On the Shores of Darkness, There is Light by Cordelia Strube (ECW Press, 2016, 372pp.)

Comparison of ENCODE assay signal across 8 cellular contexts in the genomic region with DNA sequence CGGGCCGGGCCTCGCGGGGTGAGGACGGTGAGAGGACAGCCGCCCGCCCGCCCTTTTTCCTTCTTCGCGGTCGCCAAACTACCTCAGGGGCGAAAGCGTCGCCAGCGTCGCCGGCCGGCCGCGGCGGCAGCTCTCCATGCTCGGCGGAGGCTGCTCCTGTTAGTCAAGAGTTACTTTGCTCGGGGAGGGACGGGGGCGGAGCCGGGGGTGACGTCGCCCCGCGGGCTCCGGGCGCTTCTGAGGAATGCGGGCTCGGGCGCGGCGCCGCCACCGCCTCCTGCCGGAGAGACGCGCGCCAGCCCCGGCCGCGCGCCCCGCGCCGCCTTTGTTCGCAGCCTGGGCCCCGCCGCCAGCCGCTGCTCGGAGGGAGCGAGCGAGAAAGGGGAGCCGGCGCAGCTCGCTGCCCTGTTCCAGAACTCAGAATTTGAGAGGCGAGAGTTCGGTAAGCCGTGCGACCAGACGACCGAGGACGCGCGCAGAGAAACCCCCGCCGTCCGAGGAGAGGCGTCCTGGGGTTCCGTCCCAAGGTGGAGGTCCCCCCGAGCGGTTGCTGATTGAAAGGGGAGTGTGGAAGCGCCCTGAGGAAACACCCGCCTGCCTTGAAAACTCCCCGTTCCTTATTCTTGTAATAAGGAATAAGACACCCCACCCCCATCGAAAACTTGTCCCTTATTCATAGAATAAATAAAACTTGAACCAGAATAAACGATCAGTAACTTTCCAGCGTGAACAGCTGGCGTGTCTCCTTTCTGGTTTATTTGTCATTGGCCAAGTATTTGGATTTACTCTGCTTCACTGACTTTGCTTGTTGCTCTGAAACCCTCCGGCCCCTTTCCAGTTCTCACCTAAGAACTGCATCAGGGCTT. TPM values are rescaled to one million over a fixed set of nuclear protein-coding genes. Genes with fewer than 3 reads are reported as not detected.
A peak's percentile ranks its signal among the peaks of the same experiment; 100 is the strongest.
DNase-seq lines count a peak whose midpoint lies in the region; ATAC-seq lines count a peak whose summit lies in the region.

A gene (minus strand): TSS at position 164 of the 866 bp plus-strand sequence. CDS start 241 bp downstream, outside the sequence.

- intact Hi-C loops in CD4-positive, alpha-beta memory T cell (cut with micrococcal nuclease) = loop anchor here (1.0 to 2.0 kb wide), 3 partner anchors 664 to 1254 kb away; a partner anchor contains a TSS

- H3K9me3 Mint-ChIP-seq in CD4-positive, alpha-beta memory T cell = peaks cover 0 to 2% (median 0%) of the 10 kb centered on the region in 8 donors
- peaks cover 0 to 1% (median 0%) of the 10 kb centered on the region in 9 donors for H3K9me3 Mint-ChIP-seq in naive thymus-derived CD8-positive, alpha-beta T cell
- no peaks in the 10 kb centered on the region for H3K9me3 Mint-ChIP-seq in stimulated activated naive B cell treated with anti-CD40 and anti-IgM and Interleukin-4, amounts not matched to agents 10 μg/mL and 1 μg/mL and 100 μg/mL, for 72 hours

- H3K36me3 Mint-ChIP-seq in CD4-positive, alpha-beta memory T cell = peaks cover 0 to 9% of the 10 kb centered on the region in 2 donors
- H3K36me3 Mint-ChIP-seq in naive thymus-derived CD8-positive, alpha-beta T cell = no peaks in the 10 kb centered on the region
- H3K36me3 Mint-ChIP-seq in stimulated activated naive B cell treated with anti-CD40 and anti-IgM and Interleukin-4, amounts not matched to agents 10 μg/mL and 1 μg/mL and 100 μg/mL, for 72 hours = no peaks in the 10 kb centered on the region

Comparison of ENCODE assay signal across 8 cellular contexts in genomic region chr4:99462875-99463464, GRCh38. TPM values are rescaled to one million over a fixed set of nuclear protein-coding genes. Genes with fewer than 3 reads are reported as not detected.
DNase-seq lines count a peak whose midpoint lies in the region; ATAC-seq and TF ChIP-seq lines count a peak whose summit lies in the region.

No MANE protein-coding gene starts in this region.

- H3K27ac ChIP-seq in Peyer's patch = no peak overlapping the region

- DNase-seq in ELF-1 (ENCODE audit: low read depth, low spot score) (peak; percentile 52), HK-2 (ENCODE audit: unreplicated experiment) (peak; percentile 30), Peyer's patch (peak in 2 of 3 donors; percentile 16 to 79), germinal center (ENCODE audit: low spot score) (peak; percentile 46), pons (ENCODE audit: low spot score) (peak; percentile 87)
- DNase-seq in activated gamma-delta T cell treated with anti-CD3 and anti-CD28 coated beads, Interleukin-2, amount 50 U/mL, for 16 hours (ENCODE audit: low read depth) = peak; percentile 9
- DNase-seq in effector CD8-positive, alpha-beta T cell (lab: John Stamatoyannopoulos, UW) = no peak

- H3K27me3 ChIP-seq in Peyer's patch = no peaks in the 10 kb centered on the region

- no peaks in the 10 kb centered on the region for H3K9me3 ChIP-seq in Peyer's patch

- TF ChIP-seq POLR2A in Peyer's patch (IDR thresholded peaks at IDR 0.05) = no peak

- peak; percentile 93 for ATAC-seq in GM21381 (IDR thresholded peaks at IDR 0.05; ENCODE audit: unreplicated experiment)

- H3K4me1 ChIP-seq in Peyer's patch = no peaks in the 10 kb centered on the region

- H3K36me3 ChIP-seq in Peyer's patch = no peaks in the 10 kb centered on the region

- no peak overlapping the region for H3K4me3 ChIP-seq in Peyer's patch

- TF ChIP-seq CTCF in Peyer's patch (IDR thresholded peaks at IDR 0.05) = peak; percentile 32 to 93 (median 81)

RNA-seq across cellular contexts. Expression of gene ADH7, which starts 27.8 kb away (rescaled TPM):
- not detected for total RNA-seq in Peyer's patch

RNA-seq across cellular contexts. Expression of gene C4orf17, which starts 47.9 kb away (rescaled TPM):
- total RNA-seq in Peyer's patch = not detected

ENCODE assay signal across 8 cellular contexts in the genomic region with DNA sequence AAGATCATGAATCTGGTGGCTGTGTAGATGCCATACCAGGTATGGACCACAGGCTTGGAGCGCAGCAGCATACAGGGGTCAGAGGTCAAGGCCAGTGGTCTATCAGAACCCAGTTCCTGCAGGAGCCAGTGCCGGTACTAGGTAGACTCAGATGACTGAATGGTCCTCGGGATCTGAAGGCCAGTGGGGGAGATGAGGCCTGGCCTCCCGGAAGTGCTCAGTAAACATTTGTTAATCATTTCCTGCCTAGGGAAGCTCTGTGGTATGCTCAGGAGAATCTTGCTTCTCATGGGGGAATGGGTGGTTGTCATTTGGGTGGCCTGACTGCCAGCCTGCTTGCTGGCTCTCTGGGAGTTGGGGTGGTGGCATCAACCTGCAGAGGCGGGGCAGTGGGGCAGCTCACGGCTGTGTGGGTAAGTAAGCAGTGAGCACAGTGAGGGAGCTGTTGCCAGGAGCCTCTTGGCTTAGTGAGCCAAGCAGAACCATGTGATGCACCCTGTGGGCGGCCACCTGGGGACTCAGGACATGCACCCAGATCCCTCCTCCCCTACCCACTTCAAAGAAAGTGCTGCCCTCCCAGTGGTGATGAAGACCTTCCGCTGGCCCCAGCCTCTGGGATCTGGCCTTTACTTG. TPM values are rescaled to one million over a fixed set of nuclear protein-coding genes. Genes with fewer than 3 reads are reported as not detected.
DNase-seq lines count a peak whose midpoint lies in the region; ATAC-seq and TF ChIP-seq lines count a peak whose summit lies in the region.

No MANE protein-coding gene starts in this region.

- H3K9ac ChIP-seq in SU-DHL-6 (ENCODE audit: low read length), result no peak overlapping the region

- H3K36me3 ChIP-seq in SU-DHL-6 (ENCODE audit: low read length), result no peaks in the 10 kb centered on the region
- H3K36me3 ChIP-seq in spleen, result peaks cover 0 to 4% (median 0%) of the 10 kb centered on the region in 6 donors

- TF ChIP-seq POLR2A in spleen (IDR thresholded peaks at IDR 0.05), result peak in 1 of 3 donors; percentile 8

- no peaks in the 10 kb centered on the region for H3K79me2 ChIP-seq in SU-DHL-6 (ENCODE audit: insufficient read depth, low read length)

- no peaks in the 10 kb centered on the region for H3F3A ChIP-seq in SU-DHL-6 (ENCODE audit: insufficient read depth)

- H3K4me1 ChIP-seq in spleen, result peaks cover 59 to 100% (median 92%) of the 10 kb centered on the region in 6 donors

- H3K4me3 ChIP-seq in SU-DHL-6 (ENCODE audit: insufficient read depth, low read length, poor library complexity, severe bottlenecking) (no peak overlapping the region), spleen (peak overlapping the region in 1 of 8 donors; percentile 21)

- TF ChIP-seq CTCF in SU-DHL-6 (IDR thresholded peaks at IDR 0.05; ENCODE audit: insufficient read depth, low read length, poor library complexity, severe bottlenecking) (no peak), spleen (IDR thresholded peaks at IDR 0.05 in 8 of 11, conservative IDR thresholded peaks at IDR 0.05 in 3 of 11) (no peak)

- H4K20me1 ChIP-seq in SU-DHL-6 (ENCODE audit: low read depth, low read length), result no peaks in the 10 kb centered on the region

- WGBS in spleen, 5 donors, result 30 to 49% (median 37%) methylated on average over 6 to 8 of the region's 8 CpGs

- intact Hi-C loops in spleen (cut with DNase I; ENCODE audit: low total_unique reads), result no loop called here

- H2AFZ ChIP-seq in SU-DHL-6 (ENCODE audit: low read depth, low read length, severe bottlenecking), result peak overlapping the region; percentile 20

Life hasn’t been fair to 11-year-old Harriet. The adults in her life are too consumed by their own thwarted desires to pay attention to her needs, and her hydrocephalic little brother, Irwin, faces a life of pain. Just as unbearable is her mother’s insistence in dating the awful Gennedy, a man convinced that Harriet is trying to kill her brother—which might be true, but when everything she’s faced in her too-short existence has convinced her that a life of pain is not worth living, how could she not try to free the brother she loves? The story, divided into two parts, first covers Harriet’s unhappy living situation, and then follows her brother years after a devastating family tragedy. On the Shores is a book that is as hard to read as it is to review. If I had to cover my opinion of it in a single sentence, I’d call it an incredibly bleak, though sometimes redemptive, tragicomedy. While some parts of it are very touching and almost subtly quirky, some readers will be unable to see past its slow-moving pace and depressing content. Readers who encounter this unusual novel will either treasure its discovery, or discard it before they even reach the story’s half-way point.